Presentation on theme: "Victorian Style Houses. Victorian Houses A Victorian house generally means any house built during the reign of Queen Victoria (18371901).Queen Victoria."— Presentation transcript:
Victorian Houses A Victorian house generally means any house built during the reign of Queen Victoria (18371901).Queen Victoria
Victorian style houses can be recognized by their many complex shapes, multicolored walls, lots of textures, and really steep roofs. Also, the architects liked to add lots of doodads and decorations to make the outside look cool. Some other characteristics of Victorian houses are bay windows, stairs to the front door, and cone shaped towers. If you have ever been to San Francisco, you know that many of these houses were built side to side on steep streets. They can do this because most Victorian houses are very narrow and tall, usually two or three stories.
Victorian style houses were often built narrow and tall. That way, they could easily be lined up side to side. One of the best places in the United States to find examples of Victorian architecture is San Francisco. The houses seem to fit well into the landscape of steep hills with houses crammed up against each other.
Victorian houses have many steps up to the front door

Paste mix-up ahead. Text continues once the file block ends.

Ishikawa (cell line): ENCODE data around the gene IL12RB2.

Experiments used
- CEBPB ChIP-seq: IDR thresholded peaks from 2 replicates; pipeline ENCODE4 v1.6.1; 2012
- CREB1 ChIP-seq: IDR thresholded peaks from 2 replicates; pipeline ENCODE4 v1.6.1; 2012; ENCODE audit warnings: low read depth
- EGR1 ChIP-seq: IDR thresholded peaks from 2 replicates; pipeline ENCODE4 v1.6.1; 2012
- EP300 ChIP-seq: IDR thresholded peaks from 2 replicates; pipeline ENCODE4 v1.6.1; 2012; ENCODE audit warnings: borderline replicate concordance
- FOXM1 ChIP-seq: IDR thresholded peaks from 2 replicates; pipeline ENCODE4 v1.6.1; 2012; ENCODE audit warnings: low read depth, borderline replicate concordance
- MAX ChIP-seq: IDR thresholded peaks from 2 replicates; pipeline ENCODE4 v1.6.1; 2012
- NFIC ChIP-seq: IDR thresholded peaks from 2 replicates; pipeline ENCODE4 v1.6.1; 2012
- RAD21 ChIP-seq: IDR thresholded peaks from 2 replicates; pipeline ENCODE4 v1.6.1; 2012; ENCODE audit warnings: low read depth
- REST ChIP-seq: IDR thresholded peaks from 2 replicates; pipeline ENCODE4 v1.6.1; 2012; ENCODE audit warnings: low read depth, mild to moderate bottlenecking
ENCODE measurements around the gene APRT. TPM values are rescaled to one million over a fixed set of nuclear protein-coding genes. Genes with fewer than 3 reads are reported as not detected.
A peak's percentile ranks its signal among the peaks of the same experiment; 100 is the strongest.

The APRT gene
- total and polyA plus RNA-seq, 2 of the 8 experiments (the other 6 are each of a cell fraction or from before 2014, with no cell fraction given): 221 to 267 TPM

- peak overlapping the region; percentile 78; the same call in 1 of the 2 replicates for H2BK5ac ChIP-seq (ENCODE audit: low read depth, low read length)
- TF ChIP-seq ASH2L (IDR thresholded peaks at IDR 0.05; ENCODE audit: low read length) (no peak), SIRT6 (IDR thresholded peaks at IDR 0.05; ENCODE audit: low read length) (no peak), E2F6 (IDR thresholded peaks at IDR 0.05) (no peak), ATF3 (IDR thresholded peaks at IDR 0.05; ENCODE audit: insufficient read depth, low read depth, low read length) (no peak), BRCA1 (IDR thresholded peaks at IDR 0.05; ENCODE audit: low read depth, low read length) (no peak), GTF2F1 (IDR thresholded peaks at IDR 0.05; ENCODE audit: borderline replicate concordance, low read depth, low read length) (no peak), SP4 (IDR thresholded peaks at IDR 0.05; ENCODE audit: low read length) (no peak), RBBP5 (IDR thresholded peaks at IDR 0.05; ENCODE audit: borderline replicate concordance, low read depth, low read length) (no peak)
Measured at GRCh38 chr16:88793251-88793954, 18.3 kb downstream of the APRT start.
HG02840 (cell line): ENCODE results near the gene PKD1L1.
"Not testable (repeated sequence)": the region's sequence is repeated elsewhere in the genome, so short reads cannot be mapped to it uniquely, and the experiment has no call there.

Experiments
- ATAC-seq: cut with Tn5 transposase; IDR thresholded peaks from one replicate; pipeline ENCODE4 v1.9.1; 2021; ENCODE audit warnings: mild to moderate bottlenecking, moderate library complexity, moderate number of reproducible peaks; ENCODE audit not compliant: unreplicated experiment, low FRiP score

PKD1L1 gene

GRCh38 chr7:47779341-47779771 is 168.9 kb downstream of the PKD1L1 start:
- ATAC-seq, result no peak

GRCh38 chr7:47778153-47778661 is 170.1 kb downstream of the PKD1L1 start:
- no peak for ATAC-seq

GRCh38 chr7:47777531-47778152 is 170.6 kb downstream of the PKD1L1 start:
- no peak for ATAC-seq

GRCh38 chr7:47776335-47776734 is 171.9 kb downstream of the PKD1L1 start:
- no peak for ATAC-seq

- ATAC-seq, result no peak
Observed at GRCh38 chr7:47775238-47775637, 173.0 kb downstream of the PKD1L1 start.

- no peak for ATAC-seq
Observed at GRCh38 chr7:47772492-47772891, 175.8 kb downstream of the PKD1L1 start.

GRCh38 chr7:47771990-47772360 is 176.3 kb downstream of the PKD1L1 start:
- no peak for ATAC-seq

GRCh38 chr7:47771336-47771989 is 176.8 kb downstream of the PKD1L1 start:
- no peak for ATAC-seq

Typical features In addition to general architectural influences, this progressive change in style resulted from several other factors. In the 1850s, the abolition of tax on glass and bricks made these items cheaper and the coming of the railway allowed them to be manufactured elsewhere, at low cost and to standard sizes and methods, and brought to site. There was also progressive introduction from the 1850s of various building regulations.  There are a number of common themes in Victorian housing:   Sanitation: regulations were introduced progressively from the 1850s to raise the importance of sanitation features, including correct drainage, waste facilities (the "ash pit" or "dust bin"), and toilet facilities either in the form of an outside privy or inside water closet.privywater closet Hot and cold water: at the start of the Victorian era, some houses had running tap water and a boiler for hot water. By the turn of the century, hot and cold running water were a common feature. Lighting powered by gas was available in many towns from the start of the Victorian era. By the end of the Victorian era, many houses had gas. A basement with a cellar for the storage of coal, required for open fires and to heat water. Sash windowsSash windows but with larger panes of glass, from the 1850s, than the characteristic 6 plus 6 smaller panes seen in Georgian and Regency architecture.GeorgianRegency architecture Victorian houses were generally built in terraces or as detached houses. Building materials were brick or local stone. Bricks were made in factories some distance away, to standard sizes, rather than the earlier practice of digging clay locally and making bricks on site.  
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